Got Milk? No, not that great cookie-dunking drink, but milk protein fiber! New to hand spinners is a manufactured fiber made from milk. It is a lovely, soft fiber that takes color beautifully. I love dyeing this fiber because the colors turn out like jewels. I call my line of hand painted milk protein fibers, Milk Silk. Here are a few pictures of the colorways I have dyed so far. You may click on an image for more information.
Spinning Milk Silk
For my first 100% Milk Silk project, I chose to spin the "Calypso" colorway. I needed to make something special for my guild's exchange and I thought a lace shawl made from brightly painted Milk Silk would be fun to make.
I began by spinning from the end of the dyed top, but found that the fiber clumped up in my hands. I then tried spinning from the fold and found that this spinning technique worked well. Not only did the fibers cling together better while being spun, but I was able to more fully control the color changes of the painted top.
Milk Silk is a somewhat slippery fiber to spin. I found that if I loosened my spinning wheel's tension so that the draw-in was as light as possible, it kept the fibers from slipping out of my hands before they were spun.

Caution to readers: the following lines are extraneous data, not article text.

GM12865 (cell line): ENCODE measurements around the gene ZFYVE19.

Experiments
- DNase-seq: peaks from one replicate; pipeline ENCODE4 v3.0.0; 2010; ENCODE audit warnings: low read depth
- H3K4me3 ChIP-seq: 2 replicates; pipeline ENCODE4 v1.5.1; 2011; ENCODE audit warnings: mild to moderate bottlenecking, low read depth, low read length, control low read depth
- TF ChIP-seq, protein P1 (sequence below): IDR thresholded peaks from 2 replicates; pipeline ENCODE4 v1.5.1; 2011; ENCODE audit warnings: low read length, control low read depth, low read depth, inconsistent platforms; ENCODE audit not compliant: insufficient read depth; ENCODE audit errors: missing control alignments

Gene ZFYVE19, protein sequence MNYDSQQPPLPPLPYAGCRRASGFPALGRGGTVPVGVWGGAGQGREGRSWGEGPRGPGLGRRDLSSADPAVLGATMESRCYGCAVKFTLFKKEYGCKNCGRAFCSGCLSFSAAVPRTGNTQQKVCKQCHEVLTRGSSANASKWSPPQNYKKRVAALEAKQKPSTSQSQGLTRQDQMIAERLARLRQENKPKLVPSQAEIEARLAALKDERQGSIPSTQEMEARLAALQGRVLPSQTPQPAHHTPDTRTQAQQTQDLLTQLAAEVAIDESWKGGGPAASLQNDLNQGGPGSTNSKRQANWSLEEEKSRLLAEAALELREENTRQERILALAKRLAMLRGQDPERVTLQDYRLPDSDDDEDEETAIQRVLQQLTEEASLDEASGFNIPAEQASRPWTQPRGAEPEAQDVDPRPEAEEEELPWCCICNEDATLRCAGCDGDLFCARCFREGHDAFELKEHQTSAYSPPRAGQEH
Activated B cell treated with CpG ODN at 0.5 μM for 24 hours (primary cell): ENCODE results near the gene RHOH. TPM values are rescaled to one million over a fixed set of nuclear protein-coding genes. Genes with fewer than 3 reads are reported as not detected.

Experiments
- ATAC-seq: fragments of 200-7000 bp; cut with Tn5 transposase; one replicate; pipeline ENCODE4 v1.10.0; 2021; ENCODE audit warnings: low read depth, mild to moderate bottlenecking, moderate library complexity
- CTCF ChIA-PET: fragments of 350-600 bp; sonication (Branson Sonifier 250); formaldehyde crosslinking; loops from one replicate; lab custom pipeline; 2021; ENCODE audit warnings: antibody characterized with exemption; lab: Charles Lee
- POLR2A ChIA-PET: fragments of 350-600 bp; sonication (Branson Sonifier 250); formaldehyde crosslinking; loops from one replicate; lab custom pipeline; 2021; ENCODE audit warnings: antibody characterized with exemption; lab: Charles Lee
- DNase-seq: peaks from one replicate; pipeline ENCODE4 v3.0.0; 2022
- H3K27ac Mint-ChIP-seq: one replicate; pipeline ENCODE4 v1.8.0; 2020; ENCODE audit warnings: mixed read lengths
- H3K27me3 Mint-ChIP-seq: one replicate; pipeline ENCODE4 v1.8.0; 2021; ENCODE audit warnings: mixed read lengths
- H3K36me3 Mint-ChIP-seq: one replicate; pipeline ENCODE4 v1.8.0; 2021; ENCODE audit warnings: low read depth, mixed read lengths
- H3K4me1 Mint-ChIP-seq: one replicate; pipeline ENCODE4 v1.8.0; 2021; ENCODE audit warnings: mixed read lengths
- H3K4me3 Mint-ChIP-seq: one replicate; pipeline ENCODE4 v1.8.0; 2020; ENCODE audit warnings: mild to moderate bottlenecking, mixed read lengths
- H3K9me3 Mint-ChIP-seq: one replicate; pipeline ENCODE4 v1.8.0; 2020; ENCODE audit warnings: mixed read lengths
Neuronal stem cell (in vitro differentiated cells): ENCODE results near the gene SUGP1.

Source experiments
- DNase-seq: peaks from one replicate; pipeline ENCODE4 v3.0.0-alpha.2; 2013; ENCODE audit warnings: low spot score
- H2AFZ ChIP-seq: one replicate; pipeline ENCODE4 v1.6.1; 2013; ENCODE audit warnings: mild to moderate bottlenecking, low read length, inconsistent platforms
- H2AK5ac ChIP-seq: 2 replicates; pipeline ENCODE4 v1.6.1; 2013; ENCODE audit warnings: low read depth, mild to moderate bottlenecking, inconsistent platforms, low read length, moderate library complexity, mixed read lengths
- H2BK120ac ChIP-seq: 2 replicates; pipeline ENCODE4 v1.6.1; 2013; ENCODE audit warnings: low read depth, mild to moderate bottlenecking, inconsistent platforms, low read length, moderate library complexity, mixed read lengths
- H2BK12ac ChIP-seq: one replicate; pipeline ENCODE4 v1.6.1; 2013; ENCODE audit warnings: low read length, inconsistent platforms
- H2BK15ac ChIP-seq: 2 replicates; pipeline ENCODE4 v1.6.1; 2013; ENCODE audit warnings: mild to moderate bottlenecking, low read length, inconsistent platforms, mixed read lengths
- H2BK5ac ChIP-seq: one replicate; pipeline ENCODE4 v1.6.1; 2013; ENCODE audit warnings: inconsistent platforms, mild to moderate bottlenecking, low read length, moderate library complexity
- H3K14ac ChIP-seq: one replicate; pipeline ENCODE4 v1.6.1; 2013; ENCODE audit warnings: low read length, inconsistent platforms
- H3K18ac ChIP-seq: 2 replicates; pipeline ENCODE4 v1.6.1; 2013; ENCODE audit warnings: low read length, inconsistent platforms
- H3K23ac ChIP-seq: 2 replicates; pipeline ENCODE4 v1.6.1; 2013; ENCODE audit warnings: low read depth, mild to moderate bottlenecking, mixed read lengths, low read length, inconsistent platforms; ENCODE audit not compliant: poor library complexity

I wanted the colors to stay clear and bright, just like the painted top. I also wanted this yarn to be a laceweight two-ply. So, I divided my top lengthwise and spun each length separately. When plying, I made sure to line up the colors so that turquoise plied with turquoise, copper with copper, etc. Occasionally, the colors overlapped each other for a short distance when one color changed to another, but for the most part the colors lined up well.
I learned that Milk Silk needs quite a bit of twist in order to hold the slippery fibers together, but, if it has too much twist, the yarn will snap. It took a little practice to determine the optimum twist for this yarn, but once established, spinning went quickly and smoothly--Very smoothly!
The yarn turned out beautifully. It had an unbelievably soft hand and also a nice weight that I hoped would create a shawl with good drape. Click here to see pictures of the completed shawl. I recommend Milk Silk to those who are comfortable spinning wool and who are ready for the challenge of more exotic fibers. I found this easier to spin than silk, yet trickier than most other protein fibers. I would say a spinner with moderate ability will enjoy spinning Milk Silk.